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The Mystic subterrane (partly) demystified: New data from the Farewell terrane and adjacent rocks, interior Alaska

May 30, 2018

The youngest part of the Farewell terrane in interior Alaska (USA) is the enigmatic Devonian–Cretaceous Mystic subterrane. New U-Pb detrital zircon, fossil, geochemical, neodymium isotopic, and petrographic data illuminate the origin of the rocks of this subterrane. The Devonian–Permian Sheep Creek Formation yielded youngest detrital zircons of Devonian age, major detrital zircon age probability peaks between ca. 460 and 405 Ma, and overall age spectra like those from the underlying Dillinger subterrane. Samples are sandstones rich in sedimentary lithic clasts, and differ from approximately coeval strata to the east that have abundant volcanic lithic clasts and late Paleozoic detrital zircons. The Permian Mount Dall conglomerate has mainly carbonate and chert clasts and yielded youngest detrital zircons of latest Pennsylvanian age. Permian quartz-carbonate sandstone in the northern Farewell terrane yielded abundant middle to late Permian detrital zircons.

Late Triassic–Early Jurassic mafic igneous rocks occur in the central and eastern Mystic subterrane. New whole-rock geochemical and isotopic data indicate that magmas were rift related and derived from subcontinental mantle. Triassic and Jurassic strata have detrital zircon age spectra much like those of the Sheep Creek Formation, with major age populations between ca. 430 and 410 Ma. These rocks include conglomerate with clasts of carbonate ± chert and youngest detrital zircons of Late Triassic age and quartz-carbonate sandstone with youngest detrital zircons of Early Jurassic age. Lithofacies indicating highly productive oceanographic conditions (upwelling?) bracket the main part of the Mystic succession: Upper Devonian bedded barite and phosphatic Upper Devonian and Lower Jurassic rocks.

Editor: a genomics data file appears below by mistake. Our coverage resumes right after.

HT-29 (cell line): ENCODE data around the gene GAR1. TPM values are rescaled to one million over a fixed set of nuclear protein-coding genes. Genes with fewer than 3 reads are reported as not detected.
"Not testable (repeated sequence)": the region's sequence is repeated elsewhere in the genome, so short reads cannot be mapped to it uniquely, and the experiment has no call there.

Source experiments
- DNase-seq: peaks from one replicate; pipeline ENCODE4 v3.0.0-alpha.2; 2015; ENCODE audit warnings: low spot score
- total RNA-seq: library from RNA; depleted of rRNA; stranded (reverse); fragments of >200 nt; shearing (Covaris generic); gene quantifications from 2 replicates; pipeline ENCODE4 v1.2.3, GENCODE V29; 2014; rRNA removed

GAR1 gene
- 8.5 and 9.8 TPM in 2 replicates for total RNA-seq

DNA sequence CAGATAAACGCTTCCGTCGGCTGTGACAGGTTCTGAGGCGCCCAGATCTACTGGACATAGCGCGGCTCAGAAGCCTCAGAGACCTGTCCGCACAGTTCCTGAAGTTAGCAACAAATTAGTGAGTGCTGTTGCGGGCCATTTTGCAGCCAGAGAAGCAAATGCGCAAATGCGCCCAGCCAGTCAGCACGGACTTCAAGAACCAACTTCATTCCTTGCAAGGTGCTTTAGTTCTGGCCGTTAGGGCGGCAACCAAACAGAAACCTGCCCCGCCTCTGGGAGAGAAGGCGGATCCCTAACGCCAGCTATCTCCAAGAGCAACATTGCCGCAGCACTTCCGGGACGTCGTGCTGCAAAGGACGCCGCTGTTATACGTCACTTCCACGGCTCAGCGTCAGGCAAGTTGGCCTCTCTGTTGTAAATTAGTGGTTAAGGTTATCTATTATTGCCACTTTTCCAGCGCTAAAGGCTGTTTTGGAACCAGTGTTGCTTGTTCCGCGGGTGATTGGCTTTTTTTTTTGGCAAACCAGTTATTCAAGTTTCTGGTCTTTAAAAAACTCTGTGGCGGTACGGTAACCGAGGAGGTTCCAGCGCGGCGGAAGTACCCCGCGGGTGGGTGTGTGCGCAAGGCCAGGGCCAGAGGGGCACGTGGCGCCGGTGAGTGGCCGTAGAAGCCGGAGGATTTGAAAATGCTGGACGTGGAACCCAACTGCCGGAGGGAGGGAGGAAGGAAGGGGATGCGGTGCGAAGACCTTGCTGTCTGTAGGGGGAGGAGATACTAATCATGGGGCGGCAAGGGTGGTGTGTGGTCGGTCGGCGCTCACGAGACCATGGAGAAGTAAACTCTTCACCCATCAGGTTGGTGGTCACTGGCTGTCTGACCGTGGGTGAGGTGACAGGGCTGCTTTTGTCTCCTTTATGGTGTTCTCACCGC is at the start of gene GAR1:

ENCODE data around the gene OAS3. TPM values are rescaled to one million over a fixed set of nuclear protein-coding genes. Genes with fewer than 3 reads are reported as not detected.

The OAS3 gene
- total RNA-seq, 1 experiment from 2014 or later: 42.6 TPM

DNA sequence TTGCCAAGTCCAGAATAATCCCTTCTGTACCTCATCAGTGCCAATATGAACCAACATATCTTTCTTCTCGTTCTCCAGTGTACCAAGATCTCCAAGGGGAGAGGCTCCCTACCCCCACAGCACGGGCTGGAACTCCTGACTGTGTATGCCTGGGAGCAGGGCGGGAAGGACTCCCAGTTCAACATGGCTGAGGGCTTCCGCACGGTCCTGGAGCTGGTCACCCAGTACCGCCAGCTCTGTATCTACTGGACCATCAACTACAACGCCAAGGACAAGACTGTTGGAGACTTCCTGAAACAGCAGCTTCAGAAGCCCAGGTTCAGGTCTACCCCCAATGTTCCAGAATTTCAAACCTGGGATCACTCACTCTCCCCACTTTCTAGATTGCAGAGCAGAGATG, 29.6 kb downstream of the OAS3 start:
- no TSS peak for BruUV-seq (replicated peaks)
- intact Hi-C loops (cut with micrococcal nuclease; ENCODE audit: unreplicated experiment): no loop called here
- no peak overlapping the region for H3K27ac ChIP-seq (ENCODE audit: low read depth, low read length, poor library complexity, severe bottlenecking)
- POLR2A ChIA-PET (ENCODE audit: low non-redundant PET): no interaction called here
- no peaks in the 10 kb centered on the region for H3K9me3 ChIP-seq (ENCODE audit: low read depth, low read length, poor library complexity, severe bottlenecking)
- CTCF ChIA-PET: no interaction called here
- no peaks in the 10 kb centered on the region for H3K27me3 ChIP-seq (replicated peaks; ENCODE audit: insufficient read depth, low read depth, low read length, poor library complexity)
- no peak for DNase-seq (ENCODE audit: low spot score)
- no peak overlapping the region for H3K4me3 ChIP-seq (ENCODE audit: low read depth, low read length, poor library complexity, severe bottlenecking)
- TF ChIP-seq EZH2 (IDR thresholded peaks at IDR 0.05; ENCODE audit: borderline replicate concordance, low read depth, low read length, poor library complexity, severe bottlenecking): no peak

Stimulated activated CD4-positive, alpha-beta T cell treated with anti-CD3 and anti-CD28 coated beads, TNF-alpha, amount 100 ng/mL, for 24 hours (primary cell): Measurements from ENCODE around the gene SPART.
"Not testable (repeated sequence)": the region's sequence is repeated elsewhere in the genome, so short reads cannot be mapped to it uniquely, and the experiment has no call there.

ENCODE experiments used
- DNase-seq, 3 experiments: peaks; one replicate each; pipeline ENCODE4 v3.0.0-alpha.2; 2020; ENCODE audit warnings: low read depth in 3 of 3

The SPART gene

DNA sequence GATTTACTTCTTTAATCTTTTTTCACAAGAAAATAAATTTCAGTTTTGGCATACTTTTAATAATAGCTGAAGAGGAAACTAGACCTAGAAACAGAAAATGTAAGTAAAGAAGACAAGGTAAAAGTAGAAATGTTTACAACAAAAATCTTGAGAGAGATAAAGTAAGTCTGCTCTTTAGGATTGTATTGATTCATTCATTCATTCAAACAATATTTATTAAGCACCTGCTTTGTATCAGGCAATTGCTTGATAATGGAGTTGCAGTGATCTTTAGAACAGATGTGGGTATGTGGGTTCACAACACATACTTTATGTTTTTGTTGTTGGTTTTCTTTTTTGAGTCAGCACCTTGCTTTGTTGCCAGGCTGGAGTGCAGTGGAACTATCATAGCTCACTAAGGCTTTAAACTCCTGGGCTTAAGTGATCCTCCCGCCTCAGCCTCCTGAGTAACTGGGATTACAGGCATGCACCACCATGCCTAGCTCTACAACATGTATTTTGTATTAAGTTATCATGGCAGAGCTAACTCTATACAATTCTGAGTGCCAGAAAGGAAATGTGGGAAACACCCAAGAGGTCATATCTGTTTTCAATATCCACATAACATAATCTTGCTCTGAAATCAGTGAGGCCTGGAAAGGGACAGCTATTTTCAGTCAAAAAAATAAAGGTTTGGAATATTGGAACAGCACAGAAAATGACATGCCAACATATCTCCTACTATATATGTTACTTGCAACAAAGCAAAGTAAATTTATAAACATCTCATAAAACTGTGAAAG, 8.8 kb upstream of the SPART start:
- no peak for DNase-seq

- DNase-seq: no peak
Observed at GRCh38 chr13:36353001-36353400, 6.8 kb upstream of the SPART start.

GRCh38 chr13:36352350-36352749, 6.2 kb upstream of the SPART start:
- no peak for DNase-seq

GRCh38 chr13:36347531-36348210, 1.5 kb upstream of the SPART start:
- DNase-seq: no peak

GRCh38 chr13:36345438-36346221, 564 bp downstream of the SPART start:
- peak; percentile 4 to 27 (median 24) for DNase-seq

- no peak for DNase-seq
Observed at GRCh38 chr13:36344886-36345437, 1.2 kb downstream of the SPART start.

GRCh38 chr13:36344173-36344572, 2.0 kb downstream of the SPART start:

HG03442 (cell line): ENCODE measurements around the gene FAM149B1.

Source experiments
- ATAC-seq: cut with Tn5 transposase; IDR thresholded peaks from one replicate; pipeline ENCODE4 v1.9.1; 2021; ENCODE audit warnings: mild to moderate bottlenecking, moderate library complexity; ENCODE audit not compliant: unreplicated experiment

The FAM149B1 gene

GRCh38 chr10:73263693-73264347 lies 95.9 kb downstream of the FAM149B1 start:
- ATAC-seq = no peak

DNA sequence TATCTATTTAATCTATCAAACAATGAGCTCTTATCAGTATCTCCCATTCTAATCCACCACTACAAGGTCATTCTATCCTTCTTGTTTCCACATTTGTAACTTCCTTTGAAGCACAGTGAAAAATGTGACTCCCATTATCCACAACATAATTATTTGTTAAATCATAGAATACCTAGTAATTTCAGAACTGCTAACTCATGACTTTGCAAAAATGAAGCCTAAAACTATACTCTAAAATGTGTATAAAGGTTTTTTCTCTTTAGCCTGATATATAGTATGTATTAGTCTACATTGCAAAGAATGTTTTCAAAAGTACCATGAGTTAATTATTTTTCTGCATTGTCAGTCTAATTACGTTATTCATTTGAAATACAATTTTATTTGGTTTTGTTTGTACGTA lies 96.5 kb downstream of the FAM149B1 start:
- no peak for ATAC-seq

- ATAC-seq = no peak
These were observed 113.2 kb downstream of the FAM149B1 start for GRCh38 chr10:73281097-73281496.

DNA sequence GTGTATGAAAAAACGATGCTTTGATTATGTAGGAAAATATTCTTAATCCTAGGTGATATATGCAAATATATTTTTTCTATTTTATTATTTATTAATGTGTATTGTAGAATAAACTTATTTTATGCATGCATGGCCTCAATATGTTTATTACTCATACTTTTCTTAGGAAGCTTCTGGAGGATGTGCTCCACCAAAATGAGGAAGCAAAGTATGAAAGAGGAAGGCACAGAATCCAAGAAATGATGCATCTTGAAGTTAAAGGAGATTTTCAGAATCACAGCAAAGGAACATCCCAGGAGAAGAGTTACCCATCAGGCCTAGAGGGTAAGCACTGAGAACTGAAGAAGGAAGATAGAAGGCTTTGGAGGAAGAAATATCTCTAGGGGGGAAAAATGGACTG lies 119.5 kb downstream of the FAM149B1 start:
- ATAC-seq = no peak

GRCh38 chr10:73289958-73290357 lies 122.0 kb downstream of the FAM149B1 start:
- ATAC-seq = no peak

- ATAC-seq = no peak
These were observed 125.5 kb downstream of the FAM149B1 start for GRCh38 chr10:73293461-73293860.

The youngest part of the Mystic subterrane consists of Lower Cretaceous (Valanginian–Aptian) limestone, calcareous sandstone, and related strata. These rocks are partly coeval with the oldest parts of the Kahiltna assemblage, an overlap succession exposed along the southern margin of the Farewell terrane.

Our findings support previous models suggesting that the Farewell terrane was proximal to the Alexander-Wrangellia-Peninsular composite terrane during the late Paleozoic, and further suggest that such proximity continued into (or recurred during) the Late Triassic–Early Jurassic. But middle to late Permian detrital zircons in northern Farewell require another source; the Yukon-Tanana terrane is one possibility.